- Republic of China–Japan relations
Japan-Taiwan relations are guided by the 1972 Japan-PRC Joint Communique. Both countries have a common historical enemy, and
Japanhas maintained non-governmental, working-level relations with the Republic of China( Taiwan) ever since.
Soon after US President
Richard Nixon's visit to People's Republic of China in 1972and the release of the "Joint Communique of the United States of America and the People's Republic of China" ( Shanghai Communique), Kakuei Tanaka's Liberal Democratic Party-majority government decided to establish formal diplomacy with the PRC.
As a pre-condition to build tie between PRC and Japan, Japan abrogated Treaty of Taipei in relation to Taiwan. According to the "1972 Japan-China Joint Communique", the Government of Japan fully understands and respects the position of the Government of the People's Republic of China's position that Taiwan is an inalienable territory of the People's Republic of China, and it firmly maintains its stand under Article 8 of the Potsdam Proclamation [ [http://www.mofa.go.jp/region/asia-paci/china/joint72.html Joint Communique of the Government of Japan and the Government of the People's Republic of China] "3. The Government of the People's Republic of China reiterates that Taiwan is an inalienable part of the territory of the People's Republic of China. The Government of Japan fully understands and respects this stand of the Government of the People's Republic of China, and it firmly maintains its stand under Article 8 of the Postsdam Proclamation."] , which states " "The terms of the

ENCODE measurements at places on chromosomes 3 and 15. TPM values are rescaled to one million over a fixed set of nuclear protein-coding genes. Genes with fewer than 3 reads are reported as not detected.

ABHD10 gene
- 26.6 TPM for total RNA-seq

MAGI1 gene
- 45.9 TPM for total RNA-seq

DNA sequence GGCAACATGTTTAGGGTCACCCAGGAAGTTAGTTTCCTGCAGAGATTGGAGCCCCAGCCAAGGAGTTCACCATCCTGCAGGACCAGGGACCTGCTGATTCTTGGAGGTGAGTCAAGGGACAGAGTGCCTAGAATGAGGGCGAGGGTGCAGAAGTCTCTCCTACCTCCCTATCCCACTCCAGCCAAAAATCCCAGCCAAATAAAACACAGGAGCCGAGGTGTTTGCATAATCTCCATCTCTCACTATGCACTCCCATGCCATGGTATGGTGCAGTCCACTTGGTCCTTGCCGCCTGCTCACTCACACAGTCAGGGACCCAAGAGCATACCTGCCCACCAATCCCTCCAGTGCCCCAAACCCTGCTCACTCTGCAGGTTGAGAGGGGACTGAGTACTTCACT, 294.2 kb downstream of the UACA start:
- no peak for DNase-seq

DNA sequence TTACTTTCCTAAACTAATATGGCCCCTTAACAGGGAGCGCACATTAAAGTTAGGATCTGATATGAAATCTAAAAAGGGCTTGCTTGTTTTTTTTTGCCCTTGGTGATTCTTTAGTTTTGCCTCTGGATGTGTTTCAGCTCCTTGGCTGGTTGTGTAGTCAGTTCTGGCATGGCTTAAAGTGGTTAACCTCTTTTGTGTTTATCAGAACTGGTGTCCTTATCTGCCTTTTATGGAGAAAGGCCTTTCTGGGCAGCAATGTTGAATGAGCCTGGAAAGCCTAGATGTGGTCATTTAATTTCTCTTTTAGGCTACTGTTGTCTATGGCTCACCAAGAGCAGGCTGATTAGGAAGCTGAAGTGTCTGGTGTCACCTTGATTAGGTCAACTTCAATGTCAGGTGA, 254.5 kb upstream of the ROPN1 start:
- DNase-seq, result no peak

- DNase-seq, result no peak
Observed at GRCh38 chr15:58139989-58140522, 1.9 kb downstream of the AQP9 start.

Cairo Declarationshall be carried out and Japanese sovereignty shall be limited to the islands of Honshū, Hokkaidō, Kyūshū, Shikokuand such minor islands as we determine."
Statements and principles set in the Joint Communique of 1972 were shown in the "Treaty of Peace and Friendship between Japan and the People's Republic of China" in 1978. Japan and the PRC agreed to continue abiding by the 1978 treaty when
Shinzo Abevisited Beijingon 8 October 2006.
1998 Japan-China Joint Declaration
Japan-China Joint Declaration on Building a Partnership of Friendship and Cooperation for Peace and Developmentstates "The Japanese side continues to maintain its stand on the Taiwan issue which was set forth in the Joint Communique of the Government of Japan and the Government of the People's Republic of China and reiterates its understanding that there is one China. Japan will continue to maintain its exchanges of private and regional nature with Taiwan."
In order to attract more tourists to Japan, Japan permits Taiwanese tourists a visa exemption for 90 days, commencing
September 20 2005.
In the press conference on
January 31 2006, Deputy Press Secretary Tomohiko Taniguchiannounced that, in a speech in 2005, Minister of Foreign Affairs Tarō Asōhad expressed concern regarding peace and stability across the Taiwan Strait on the basis of 1972 Japan-China Joint Communique. The announcement reiterated the Japanese government's position "...that we do not take a policy of two Chinas or one China and one Taiwan."
One China Policy
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